News and Events

Mar
16
2016

Gluten-free beer is a thing

Millions of people around the world love their beer – but their beer doesn’t love them back.

As gluten becomes a target of the health-conscious, and coeliac disease affects many others, beer becomes a forbidden indulgence.

<p>Sorghum fields. Image: <a href="https://www.flickr.com/photos/wiccked/50723317/in/photolist-5tYgX-AL8R7Q-oFFzz-cpoCRq-DVAd9h-6noV9j-qf52GE-oasTAm-83YkxN-DkLTq1-uKTUYA-8exJtT-Czri8q-CFruCH-5FmH8Q-CrK69g-5FmGZq-5FmGW1-CYrY7e-8J93iz-DwWFbB-E87DNu-ajKYgy-G9LsK-czdSAw-oZsfj4-oFFB5-qVCawV-oFFCA-tbsvXQ-nBwwN8-oFFvg-pSD12T-fE9Jsr-papGaW-aBbDU8-pSuTLL-82NgF5-5FkjDS-nBwxo6-6jCoyt-q7MYay-G9KYZ-pdig3Z-kAfps-akeHMP-eAz6j2-G9Gnj-dPqi67-7ZVZ3n">Melanie Cook</a>&nbsp;</p>

Sorghum fields. Image: Melanie Cook 

Coeliac disease is a chronic digestive disorder that affects the body’s ability to process wheat protein. Sufferers can experience terrible stomach pains when they eat gluten.

Gaining a “beer belly” is also not ideal and sexy if you're going for the six-pack look, which means those trying to live a healthy lifestyle avoid drinking it. 

But this is fast changing.

With the increasing popularity of gluten-free products, breweries have seized the opportunity and, more and more, are producing gluten-free beers.

As a result, gluten-free beer is increasingly becoming a big thing in the growing basket of gluten-free products in the world.

Traditional brewing methods use wheat or barley, which contain gluten. Grains that do not contain gluten – sorghum, corn, rice, millet and buckwheat – are used as alternatives when brewing gluten-free beer.

<p>Nothing&nbsp;tastes&nbsp;as refreshing&nbsp;as a cold beer. Image: <a href="https://www.flickr.com/photos/chathuraw/3907474138/in/photolist-6XhPVL-5hjsXr-fip6Hf-VZorM-92YAXX-9tsQ1j-7GF4rL-ekDZLW-9Lsmhm-7vejgX-49g2vM-8Kowmj-6NYSmw-cscjH-2NGCc7-pWcw8f-aD94Un-7UXZWz-5scvKY-6n7Tta-7UXZUk-7cLHqo-bEwoPY-9N5KWu-45Eu3m-6MZ9UU-2wWKhZ-6ocmnM-bieGni-8X6eSC-brtvqZ-9VRgTc-98RBPc-6YnMDa-884Hg3-58PAXJ-bAhx1p-gAR9t5-6xppY7-8VwtHD-8WoeQ5-7zeNhw-ngLGb8-ExYg3y-9oroUv-6qgVj5-Puogy-b6WoXB-8pYxP2-bCRz5">ChathuraW</a></p>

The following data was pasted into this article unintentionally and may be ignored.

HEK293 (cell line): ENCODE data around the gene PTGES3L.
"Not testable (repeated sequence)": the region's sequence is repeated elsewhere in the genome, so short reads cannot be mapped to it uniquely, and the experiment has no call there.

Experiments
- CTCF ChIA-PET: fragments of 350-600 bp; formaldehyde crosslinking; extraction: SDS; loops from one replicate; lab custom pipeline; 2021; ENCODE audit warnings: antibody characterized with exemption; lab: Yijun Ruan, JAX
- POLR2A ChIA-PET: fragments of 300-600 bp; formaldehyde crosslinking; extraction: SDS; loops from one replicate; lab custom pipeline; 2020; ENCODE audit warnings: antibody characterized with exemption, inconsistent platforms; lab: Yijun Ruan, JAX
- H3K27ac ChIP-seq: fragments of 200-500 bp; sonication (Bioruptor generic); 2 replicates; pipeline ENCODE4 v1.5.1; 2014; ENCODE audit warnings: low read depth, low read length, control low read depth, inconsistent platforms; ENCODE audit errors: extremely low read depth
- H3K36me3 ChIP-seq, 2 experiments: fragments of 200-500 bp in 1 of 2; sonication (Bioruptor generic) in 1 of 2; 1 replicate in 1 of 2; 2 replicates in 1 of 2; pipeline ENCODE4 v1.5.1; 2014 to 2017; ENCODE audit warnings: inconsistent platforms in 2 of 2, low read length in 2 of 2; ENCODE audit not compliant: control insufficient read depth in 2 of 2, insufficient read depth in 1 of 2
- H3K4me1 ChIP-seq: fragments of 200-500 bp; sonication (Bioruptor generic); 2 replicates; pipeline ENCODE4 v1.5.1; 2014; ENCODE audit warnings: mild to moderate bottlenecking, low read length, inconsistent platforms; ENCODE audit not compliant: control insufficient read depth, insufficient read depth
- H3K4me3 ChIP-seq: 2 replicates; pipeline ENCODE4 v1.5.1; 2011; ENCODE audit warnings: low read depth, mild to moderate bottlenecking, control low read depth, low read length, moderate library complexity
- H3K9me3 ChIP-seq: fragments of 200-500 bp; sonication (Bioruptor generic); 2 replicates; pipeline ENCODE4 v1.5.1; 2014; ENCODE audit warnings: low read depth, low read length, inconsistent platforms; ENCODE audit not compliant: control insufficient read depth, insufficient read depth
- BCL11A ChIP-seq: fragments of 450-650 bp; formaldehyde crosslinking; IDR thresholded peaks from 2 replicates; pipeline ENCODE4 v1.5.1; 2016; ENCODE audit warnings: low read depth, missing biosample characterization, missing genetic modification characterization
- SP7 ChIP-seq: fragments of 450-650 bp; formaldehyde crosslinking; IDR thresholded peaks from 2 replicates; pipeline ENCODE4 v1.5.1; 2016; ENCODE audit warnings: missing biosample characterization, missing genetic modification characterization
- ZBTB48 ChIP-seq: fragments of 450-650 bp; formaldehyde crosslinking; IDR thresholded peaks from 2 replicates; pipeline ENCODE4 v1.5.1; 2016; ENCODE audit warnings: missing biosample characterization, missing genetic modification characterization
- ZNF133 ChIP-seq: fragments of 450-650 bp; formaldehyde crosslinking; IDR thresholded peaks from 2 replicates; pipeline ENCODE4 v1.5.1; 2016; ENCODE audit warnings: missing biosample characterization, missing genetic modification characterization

Nothing tastes as refreshing as a cold beer. Image: ChathuraW

A number of craft breweries in different parts of the world make gluten-free beer. Ipswich Ale Breweries in the US makes the Celia Saison gluten-free beer, using sorghum syrup and orange peel. In Spain, Estrella Damm Dura beer is made with barley malt and gluten is removed through a specialised brewing process. The process of removing gluten is common in Europe.

It’s even been made easy for home brewers. In some countries, home-brewing kits containing sorghum syrup, hops and yeast, among other things, are available. A simple search online can also get you recipes for brewing different kinds of gluten-free beers.

While one can easily find gluten-free baked foods and pastas in South Africa, this is not yet the case for beer.

South Africa’s first and only gluten-free beer so far entered the scene two years ago. Red Sky’s Goshawk gluten-free beer is brewed in the same style as pale ale, using sorghum and maize malt.

Of course, gluten-free beer has been brewed in South Africa for centuries. The umqombothi of the Xhosa and Zulu cultures is made with sorghum rather than wheat.

To sample this gluten-free beer today, pay the World of Beer a visit and experience it as part of our award-winning beer tour.


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